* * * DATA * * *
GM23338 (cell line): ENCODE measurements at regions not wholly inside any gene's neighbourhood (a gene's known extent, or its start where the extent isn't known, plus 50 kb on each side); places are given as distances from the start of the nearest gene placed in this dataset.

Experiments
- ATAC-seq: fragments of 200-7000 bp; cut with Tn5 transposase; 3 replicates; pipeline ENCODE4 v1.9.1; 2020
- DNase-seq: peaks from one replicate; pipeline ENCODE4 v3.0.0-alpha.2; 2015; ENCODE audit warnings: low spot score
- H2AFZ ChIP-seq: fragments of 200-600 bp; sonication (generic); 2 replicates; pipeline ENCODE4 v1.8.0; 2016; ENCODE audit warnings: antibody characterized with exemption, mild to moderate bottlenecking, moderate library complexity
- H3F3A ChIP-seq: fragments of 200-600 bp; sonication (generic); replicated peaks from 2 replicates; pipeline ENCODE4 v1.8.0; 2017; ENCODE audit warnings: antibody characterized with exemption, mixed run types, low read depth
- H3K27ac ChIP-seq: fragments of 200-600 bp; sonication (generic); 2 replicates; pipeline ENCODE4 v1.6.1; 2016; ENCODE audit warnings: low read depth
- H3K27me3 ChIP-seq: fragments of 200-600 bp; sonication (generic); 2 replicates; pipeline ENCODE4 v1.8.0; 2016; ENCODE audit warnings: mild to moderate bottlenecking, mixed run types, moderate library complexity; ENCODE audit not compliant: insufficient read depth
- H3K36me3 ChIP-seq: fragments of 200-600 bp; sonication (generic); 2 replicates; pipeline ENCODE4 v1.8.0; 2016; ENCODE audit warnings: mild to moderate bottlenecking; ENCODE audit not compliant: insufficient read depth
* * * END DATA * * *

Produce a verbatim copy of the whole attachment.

GM23338 (cell line): ENCODE measurements at regions not wholly inside any gene's neighbourhood (a gene's known extent, or its start where the extent isn't known, plus 50 kb on each side); places are given as distances from the start of the nearest gene placed in this dataset.

Experiments
- ATAC-seq: fragments of 200-7000 bp; cut with Tn5 transposase; 3 replicates; pipeline ENCODE4 v1.9.1; 2020
- DNase-seq: peaks from one replicate; pipeline ENCODE4 v3.0.0-alpha.2; 2015; ENCODE audit warnings: low spot score
- H2AFZ ChIP-seq: fragments of 200-600 bp; sonication (generic); 2 replicates; pipeline ENCODE4 v1.8.0; 2016; ENCODE audit warnings: antibody characterized with exemption, mild to moderate bottlenecking, moderate library complexity
- H3F3A ChIP-seq: fragments of 200-600 bp; sonication (generic); replicated peaks from 2 replicates; pipeline ENCODE4 v1.8.0; 2017; ENCODE audit warnings: antibody characterized with exemption, mixed run types, low read depth
- H3K27ac ChIP-seq: fragments of 200-600 bp; sonication (generic); 2 replicates; pipeline ENCODE4 v1.6.1; 2016; ENCODE audit warnings: low read depth
- H3K27me3 ChIP-seq: fragments of 200-600 bp; sonication (generic); 2 replicates; pipeline ENCODE4 v1.8.0; 2016; ENCODE audit warnings: mild to moderate bottlenecking, mixed run types, moderate library complexity; ENCODE audit not compliant: insufficient read depth
- H3K36me3 ChIP-seq: fragments of 200-600 bp; sonication (generic); 2 replicates; pipeline ENCODE4 v1.8.0; 2016; ENCODE audit warnings: mild to moderate bottlenecking; ENCODE audit not compliant: insufficient read depth